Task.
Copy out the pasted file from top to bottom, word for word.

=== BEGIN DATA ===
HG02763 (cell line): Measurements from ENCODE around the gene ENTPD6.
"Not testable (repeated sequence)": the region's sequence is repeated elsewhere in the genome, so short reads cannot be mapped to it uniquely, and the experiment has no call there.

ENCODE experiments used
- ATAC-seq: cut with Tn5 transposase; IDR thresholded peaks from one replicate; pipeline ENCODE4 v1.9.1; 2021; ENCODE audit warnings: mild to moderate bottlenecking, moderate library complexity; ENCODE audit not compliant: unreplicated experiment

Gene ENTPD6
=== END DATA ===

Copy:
HG02763 (cell line): Measurements from ENCODE around the gene ENTPD6.
"Not testable (repeated sequence)": the region's sequence is repeated elsewhere in the genome, so short reads cannot be mapped to it uniquely, and the experiment has no call there.

ENCODE experiments used
- ATAC-seq: cut with Tn5 transposase; IDR thresholded peaks from one replicate; pipeline ENCODE4 v1.9.1; 2021; ENCODE audit warnings: mild to moderate bottlenecking, moderate library complexity; ENCODE audit not compliant: unreplicated experiment

Gene ENTPD6